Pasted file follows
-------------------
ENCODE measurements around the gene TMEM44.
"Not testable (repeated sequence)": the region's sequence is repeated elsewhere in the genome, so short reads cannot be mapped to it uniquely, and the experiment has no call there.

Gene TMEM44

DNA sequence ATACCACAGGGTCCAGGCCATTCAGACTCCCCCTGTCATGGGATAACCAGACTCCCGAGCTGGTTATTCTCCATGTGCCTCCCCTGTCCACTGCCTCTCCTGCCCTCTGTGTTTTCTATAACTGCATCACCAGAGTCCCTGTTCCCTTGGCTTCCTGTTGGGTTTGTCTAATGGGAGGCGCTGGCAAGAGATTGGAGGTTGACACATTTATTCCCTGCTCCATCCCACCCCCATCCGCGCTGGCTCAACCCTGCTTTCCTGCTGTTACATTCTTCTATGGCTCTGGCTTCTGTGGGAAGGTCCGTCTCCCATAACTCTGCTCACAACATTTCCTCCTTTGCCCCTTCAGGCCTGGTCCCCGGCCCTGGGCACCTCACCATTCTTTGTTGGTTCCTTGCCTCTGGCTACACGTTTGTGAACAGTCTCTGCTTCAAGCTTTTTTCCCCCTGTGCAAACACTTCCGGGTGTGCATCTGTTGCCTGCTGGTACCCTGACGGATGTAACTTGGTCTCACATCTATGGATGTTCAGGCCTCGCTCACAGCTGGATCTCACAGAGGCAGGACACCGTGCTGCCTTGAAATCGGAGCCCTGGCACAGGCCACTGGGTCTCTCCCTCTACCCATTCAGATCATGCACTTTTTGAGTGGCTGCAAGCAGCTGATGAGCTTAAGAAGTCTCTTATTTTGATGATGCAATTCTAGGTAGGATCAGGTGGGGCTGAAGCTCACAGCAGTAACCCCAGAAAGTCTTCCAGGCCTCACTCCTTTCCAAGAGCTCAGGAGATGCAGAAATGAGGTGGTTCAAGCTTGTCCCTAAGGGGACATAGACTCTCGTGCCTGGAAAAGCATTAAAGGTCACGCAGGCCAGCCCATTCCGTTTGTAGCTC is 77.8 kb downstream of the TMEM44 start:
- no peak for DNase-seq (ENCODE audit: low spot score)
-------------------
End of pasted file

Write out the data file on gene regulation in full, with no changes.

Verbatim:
ENCODE measurements around the gene TMEM44.
"Not testable (repeated sequence)": the region's sequence is repeated elsewhere in the genome, so short reads cannot be mapped to it uniquely, and the experiment has no call there.

Gene TMEM44

DNA sequence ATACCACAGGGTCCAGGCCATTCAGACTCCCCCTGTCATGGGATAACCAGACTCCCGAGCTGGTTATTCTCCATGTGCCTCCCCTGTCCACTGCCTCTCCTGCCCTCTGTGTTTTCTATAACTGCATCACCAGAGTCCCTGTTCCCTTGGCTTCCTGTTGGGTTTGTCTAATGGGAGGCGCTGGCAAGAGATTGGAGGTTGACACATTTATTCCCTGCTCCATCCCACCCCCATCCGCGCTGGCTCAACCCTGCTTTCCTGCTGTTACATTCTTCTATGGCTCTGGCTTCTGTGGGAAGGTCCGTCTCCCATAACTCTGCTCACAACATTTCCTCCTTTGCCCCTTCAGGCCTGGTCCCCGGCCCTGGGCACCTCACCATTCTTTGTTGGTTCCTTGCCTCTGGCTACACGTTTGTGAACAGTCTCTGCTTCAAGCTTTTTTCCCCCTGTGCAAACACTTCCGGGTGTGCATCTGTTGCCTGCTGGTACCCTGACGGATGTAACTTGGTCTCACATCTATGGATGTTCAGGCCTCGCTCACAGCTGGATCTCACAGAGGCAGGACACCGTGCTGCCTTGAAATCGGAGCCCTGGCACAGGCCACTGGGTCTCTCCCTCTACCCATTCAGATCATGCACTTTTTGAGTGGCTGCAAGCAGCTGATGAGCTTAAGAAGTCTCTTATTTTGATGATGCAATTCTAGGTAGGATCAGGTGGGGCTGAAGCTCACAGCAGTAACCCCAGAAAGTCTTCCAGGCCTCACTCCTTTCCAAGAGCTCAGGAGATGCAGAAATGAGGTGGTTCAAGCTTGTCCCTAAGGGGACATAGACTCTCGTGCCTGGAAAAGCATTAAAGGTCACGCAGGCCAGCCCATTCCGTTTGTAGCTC is 77.8 kb downstream of the TMEM44 start:
- no peak for DNase-seq (ENCODE audit: low spot score)